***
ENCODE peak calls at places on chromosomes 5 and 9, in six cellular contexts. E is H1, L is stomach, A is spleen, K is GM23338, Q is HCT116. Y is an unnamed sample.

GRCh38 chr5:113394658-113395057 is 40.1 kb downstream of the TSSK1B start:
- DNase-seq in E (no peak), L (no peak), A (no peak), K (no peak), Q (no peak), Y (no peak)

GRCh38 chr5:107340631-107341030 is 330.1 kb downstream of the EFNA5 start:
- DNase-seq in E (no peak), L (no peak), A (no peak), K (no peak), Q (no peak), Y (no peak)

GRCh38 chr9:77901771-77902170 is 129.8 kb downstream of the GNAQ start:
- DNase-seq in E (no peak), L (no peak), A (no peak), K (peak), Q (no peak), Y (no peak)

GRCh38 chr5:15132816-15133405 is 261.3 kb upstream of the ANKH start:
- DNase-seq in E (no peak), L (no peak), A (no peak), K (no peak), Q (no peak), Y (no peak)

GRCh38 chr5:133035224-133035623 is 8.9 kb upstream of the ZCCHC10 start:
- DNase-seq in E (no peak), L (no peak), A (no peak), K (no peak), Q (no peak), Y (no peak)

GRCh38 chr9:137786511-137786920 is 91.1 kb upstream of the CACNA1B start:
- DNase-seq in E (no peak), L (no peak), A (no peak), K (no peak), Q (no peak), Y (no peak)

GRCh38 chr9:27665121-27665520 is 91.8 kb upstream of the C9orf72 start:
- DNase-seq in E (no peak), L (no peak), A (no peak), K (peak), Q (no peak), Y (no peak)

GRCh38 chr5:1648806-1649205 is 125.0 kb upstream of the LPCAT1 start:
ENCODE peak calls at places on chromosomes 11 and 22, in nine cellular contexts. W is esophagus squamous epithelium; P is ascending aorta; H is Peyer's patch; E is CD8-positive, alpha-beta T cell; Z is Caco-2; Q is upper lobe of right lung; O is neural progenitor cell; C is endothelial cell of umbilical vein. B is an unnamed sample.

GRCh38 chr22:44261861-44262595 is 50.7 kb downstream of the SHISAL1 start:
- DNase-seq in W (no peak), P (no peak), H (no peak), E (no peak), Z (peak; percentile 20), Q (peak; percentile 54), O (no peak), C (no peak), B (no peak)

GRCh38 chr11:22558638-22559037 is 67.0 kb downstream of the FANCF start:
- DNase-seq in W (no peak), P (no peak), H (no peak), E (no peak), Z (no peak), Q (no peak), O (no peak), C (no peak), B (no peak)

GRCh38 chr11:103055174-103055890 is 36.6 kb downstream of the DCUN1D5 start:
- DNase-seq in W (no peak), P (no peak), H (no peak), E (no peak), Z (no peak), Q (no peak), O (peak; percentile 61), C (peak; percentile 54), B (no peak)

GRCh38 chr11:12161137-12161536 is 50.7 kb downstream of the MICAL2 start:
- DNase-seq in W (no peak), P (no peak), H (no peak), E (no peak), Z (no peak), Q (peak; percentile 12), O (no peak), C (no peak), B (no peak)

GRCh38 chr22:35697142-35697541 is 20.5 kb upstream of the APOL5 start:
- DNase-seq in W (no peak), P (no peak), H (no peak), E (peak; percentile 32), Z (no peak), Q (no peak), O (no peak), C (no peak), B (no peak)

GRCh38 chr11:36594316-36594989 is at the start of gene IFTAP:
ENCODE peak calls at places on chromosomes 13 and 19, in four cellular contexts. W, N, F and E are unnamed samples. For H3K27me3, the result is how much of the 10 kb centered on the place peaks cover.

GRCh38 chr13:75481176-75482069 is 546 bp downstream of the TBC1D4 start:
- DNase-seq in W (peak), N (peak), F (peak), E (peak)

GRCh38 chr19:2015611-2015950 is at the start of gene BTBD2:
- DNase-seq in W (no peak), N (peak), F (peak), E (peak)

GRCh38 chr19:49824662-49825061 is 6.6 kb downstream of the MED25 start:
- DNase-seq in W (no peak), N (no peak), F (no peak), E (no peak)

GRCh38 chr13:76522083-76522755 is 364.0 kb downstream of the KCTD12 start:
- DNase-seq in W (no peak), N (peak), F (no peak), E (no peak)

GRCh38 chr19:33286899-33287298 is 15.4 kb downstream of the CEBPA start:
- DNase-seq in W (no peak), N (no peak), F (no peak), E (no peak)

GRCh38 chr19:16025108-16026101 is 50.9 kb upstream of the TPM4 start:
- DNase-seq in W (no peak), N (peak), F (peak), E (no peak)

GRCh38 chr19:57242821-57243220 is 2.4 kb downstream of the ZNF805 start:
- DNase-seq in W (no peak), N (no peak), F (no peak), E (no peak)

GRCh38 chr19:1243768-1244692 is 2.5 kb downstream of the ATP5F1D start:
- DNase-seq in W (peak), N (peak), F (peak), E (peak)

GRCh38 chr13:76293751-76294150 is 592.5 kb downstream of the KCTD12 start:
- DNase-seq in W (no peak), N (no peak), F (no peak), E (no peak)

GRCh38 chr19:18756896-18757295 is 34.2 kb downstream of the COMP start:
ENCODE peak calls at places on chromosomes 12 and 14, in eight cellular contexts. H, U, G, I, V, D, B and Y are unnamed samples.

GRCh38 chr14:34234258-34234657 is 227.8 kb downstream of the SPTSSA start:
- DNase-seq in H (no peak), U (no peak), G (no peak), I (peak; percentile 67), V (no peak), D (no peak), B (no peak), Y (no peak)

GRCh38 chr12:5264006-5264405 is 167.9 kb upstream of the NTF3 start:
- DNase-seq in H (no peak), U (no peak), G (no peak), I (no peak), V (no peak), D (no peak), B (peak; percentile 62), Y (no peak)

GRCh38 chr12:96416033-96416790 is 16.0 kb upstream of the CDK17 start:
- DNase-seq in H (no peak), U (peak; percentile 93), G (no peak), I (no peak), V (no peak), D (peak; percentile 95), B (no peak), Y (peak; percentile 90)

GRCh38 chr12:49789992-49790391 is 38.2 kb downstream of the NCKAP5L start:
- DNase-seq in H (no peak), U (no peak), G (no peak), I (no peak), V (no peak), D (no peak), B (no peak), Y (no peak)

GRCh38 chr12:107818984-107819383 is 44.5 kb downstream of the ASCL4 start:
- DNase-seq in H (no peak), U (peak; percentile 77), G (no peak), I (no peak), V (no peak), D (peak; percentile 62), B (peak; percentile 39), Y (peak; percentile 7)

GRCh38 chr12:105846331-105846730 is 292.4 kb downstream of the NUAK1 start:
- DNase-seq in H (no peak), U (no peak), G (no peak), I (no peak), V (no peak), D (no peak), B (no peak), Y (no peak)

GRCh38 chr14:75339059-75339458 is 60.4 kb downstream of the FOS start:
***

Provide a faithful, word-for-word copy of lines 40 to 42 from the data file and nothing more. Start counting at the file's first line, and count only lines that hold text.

GRCh38 chr19:16025108-16026101 is 50.9 kb upstream of the TPM4 start:
- DNase-seq in W (no peak), N (peak), F (peak), E (no peak)

GRCh38 chr19:57242821-57243220 is 2.4 kb downstream of the ZNF805 start: